Over half of disabled people using social care can’t get the support they need due to a ‘financial black hole’ in funding, according to Scope.
New research published by the disability charity found that 55% of disabled people who receive social care struggle to get the help they need to live independent lives, and 33% expect this situation to get worse.
The report, entitled Disabled people’s experiences of social care, surveyed 515 disabled people in England and also discovered that 10% fear they will lose social care support entirely in the next five years.
The social care system has lost £4.6bn in the last five years and resulted in 400,000 fewer people receiving care.
The charity has submitted its report to the Treasury ahead of this month’s Comprehensive Spending Review (CSR) and made an urgent call for a sustainable funding solution for the social care system.
Further findings in the report included:
• 83% of disabled people don’t have enough hours in their care package.
• 41% of disabled people don’t get choice or control over their social care.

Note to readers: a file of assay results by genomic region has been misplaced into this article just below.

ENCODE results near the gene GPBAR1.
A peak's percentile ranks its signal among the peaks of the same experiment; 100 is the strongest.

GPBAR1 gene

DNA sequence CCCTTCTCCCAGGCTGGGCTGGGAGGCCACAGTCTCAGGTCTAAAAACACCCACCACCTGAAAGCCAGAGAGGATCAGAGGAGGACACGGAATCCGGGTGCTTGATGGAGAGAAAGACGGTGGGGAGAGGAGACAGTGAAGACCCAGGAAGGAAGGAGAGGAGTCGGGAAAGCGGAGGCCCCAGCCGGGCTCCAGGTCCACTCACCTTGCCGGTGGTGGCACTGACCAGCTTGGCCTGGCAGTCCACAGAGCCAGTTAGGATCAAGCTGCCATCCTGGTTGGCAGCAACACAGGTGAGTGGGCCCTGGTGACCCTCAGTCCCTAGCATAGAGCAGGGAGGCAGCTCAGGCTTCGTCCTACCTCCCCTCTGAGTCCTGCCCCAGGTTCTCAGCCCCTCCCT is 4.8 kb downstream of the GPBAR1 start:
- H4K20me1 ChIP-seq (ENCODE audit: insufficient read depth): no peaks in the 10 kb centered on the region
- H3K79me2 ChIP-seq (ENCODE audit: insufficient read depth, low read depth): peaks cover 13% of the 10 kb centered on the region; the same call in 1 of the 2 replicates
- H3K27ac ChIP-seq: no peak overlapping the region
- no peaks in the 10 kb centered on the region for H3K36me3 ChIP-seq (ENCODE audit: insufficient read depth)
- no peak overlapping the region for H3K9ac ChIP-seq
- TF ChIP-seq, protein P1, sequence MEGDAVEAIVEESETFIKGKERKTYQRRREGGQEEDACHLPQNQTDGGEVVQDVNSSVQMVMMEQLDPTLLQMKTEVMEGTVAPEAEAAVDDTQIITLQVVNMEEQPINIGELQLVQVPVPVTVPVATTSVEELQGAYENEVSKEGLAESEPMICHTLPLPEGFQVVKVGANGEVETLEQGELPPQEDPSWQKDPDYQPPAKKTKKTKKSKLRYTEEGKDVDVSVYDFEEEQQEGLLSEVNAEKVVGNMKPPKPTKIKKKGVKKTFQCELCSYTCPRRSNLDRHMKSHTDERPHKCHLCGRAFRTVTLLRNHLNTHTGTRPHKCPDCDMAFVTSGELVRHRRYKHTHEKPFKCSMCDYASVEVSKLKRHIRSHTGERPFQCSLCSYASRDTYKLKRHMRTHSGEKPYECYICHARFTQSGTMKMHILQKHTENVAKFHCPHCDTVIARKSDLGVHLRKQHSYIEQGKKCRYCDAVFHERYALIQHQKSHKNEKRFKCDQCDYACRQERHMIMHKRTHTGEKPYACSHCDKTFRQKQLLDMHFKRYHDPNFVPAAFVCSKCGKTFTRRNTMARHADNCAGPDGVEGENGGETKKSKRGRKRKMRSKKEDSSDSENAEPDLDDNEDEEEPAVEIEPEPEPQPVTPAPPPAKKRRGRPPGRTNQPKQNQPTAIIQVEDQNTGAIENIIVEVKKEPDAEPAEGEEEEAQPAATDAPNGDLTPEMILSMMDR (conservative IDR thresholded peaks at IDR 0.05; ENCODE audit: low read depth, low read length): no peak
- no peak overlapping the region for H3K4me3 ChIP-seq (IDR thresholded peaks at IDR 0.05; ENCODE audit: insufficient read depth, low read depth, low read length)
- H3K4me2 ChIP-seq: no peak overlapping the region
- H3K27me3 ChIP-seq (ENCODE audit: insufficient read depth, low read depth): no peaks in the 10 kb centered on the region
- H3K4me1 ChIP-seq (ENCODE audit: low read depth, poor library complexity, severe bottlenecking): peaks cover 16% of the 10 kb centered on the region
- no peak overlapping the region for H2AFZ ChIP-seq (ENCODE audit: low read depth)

• Only 18% of disabled people get the right social care.
• More than half of social care users under 35 want help to be able to work or look for a job, but only 13% are currently getting this support.
Mark Atkinson, Scope’s chief executive, said: ‘Social care enables disabled people to get up, get dressed and get out of the house. It means people can live independently, work, volunteer, participate in society, contribute economically and live full, meaningful lives.’
‘But the social care funding gap’, he continued, ‘is growing by at least £700m a year because of increasing demand, higher care costs, the new living wage and a reduction in grants from central government to councils.’
‘Councils have repeatedly warned of the severe consequences of this financial black hole’, he added.
Responding to the report, Cllr Izzi Seccombe, the Local Government Association (LGA) community wellbeing spokesperson, said: ‘Councils have prioritised social care despite wider funding pressures across local authorities, but sadly the findings in this report are symptomatic of a social care system which is in crisis.’
Echoing Scope’s call for an increase in social care funding at this month’s Spending Review, the councillor went on to warn:
‘We need to see a change to the current funding system which, over the last five years, has seen an increase in funding for the NHS but a decrease in funding for social care. This threatens to leave councils struggling to commission the essential support which keeps people out of hospital and living healthier and happier lives in their communities.’